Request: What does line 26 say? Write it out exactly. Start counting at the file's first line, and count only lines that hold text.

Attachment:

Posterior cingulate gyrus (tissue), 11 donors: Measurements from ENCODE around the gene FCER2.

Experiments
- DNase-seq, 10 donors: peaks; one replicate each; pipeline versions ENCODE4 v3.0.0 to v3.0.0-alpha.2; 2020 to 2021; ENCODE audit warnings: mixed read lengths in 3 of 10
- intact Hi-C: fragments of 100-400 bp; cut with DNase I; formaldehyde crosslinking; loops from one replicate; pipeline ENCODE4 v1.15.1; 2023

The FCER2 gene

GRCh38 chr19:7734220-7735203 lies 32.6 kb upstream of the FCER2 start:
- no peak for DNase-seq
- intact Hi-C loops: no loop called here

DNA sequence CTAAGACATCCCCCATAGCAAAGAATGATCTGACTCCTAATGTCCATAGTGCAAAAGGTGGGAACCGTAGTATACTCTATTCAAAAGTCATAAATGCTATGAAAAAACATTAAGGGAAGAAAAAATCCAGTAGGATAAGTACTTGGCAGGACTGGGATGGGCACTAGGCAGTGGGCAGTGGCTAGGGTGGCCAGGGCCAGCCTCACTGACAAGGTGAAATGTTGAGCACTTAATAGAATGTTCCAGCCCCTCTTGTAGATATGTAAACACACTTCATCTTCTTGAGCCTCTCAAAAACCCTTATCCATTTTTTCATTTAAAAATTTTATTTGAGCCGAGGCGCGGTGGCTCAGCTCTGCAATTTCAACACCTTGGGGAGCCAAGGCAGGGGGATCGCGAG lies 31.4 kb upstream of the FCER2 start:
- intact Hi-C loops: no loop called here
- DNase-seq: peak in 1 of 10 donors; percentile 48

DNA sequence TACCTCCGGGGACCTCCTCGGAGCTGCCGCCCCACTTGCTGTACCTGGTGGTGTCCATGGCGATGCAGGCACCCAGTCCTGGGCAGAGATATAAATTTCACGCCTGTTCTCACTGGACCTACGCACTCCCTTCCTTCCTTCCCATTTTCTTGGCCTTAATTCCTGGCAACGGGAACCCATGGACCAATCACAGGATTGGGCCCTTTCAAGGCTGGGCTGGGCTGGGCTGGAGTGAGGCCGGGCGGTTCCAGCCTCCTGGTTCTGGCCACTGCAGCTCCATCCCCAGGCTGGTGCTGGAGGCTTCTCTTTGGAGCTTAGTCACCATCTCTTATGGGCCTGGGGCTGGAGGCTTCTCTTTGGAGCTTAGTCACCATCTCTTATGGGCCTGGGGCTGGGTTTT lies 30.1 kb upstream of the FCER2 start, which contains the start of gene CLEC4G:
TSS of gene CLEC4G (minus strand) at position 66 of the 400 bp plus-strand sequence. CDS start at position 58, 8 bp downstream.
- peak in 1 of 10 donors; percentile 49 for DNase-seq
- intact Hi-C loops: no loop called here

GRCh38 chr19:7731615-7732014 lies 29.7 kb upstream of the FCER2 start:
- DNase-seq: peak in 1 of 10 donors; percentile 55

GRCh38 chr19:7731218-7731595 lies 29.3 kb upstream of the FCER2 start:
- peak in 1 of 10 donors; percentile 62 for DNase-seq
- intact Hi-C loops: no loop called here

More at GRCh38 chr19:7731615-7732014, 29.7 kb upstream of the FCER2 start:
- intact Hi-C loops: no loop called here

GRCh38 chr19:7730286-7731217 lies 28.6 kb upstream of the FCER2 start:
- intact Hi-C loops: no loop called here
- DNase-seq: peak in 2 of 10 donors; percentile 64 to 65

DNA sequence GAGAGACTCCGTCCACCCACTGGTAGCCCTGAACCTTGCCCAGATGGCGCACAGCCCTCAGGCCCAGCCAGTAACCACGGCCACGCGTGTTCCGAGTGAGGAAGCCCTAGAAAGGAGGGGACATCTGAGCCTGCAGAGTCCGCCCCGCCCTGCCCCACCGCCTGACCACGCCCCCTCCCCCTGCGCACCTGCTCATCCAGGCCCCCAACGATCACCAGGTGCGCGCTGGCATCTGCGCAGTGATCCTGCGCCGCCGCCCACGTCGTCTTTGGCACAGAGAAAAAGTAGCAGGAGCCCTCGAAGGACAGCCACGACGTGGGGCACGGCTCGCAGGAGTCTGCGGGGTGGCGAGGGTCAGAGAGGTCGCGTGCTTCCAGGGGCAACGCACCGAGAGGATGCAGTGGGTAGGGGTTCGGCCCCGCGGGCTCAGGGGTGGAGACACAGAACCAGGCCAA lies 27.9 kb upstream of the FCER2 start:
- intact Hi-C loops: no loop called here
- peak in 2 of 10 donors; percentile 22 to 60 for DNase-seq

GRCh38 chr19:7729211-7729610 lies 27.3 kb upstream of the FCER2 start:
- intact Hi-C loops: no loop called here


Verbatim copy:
DNA sequence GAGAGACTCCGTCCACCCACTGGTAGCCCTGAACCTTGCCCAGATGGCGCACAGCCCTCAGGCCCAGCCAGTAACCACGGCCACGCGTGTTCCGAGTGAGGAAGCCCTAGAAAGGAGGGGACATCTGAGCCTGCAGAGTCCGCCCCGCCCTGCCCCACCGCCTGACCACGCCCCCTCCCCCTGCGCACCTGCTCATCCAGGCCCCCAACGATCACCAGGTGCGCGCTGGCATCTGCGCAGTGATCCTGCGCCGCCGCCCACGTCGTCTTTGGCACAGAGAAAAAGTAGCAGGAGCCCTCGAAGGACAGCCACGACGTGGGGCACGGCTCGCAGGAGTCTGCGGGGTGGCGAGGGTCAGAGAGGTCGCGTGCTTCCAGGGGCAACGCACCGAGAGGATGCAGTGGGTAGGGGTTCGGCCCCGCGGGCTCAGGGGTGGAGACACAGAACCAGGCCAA lies 27.9 kb upstream of the FCER2 start: